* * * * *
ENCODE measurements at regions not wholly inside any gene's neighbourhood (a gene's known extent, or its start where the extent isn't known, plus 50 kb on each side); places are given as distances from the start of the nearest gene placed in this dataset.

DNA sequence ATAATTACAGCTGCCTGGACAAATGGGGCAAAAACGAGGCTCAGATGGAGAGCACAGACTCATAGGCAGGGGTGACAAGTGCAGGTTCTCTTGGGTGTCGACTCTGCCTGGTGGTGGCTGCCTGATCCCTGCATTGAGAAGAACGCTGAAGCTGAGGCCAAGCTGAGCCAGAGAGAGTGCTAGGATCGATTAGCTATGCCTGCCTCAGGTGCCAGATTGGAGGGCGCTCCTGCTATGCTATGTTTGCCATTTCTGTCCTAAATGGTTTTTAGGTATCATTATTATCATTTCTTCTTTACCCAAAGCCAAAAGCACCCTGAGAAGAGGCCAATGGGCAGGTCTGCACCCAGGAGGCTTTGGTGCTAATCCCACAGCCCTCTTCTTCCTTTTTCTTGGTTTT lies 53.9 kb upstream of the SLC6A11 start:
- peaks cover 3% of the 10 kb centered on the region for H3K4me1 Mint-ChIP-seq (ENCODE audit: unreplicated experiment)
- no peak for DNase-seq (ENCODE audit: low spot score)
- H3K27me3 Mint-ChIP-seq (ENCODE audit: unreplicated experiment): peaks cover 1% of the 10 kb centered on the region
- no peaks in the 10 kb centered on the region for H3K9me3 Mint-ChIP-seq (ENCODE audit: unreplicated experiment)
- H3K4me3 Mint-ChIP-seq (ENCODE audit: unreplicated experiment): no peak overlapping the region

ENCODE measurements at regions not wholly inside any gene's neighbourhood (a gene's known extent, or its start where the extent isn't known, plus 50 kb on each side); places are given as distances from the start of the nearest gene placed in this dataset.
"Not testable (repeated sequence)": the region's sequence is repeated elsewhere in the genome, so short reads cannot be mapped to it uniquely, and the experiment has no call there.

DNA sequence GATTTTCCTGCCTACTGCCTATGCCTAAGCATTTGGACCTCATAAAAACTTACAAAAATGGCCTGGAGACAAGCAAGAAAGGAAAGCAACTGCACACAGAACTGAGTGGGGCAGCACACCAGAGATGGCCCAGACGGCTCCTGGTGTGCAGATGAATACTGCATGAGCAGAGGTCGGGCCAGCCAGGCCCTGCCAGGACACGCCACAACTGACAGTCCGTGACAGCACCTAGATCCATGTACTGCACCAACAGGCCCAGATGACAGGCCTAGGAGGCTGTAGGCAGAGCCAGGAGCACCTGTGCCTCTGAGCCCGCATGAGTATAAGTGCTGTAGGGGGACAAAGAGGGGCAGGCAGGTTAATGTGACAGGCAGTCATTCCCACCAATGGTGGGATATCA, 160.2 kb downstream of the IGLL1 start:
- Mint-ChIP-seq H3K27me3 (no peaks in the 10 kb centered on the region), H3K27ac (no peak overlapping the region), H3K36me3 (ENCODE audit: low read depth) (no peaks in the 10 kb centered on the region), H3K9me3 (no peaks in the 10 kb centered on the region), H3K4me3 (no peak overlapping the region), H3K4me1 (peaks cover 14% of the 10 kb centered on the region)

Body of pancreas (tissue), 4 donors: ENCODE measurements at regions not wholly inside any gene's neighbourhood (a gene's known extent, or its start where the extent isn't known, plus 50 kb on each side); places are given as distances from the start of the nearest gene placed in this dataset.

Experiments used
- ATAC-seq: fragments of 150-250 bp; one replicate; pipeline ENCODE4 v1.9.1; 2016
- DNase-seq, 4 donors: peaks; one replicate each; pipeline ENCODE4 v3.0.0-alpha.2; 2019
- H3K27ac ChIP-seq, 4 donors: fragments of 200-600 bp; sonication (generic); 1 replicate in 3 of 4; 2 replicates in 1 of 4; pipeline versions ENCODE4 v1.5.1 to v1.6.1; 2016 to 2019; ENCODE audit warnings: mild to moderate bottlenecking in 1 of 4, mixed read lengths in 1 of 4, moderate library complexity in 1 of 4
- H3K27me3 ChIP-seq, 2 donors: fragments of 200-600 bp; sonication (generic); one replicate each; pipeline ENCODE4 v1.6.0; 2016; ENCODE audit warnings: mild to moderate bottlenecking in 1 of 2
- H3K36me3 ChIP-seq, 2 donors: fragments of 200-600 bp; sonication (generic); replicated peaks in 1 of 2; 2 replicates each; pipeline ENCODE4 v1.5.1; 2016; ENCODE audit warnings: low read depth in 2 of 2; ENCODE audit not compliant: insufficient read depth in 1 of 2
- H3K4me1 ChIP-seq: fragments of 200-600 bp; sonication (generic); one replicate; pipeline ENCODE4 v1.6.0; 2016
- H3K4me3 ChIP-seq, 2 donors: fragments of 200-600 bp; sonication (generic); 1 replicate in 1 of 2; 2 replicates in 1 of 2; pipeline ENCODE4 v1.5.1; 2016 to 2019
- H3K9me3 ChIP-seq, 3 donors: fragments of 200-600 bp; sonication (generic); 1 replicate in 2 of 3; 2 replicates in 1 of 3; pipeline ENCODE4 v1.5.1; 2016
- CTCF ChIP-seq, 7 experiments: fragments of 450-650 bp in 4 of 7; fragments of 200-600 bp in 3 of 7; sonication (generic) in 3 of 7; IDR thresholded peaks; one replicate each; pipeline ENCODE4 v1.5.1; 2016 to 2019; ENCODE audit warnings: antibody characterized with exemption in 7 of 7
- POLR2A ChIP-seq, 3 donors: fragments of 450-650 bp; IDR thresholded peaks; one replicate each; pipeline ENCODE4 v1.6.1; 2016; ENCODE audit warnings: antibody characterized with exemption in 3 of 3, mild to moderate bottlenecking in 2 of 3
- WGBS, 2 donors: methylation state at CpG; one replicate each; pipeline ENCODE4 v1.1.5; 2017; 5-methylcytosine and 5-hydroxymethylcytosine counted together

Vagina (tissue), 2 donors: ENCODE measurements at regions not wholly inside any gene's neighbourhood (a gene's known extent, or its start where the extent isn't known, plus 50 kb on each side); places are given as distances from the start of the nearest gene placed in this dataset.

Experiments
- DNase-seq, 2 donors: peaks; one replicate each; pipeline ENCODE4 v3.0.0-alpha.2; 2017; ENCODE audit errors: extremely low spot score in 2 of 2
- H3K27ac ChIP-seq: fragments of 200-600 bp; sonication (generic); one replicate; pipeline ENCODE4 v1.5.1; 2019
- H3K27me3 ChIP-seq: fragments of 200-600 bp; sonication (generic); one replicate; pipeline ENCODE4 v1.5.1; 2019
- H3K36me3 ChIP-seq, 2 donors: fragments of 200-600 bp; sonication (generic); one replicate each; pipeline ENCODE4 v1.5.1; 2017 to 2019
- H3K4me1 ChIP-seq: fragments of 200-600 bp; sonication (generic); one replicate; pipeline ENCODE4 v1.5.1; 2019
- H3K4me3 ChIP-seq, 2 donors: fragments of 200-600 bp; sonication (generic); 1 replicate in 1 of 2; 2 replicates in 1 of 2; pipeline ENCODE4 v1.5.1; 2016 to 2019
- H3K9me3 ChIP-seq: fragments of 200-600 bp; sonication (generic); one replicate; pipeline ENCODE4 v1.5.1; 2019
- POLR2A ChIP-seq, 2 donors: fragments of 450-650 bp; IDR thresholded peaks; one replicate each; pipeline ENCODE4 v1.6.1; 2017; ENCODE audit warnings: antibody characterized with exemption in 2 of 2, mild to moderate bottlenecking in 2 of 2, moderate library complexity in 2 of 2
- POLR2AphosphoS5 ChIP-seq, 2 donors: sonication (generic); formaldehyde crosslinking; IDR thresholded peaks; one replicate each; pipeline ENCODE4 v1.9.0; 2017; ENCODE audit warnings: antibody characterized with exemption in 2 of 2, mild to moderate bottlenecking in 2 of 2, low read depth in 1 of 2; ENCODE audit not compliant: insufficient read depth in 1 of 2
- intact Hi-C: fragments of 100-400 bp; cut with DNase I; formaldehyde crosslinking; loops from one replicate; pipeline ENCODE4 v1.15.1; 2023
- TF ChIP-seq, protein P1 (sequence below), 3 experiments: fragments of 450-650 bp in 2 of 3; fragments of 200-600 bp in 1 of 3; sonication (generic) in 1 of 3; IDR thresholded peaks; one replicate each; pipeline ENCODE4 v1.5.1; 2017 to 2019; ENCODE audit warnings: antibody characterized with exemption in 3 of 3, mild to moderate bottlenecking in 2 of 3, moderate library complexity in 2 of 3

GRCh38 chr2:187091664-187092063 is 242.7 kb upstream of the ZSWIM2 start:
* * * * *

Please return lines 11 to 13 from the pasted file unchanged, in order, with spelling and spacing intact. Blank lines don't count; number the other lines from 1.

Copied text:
- Mint-ChIP-seq H3K27me3 (no peaks in the 10 kb centered on the region), H3K27ac (no peak overlapping the region), H3K36me3 (ENCODE audit: low read depth) (no peaks in the 10 kb centered on the region), H3K9me3 (no peaks in the 10 kb centered on the region), H3K4me3 (no peak overlapping the region), H3K4me1 (peaks cover 14% of the 10 kb centered on the region)

Body of pancreas (tissue), 4 donors: ENCODE measurements at regions not wholly inside any gene's neighbourhood (a gene's known extent, or its start where the extent isn't known, plus 50 kb on each side); places are given as distances from the start of the nearest gene placed in this dataset.

Experiments used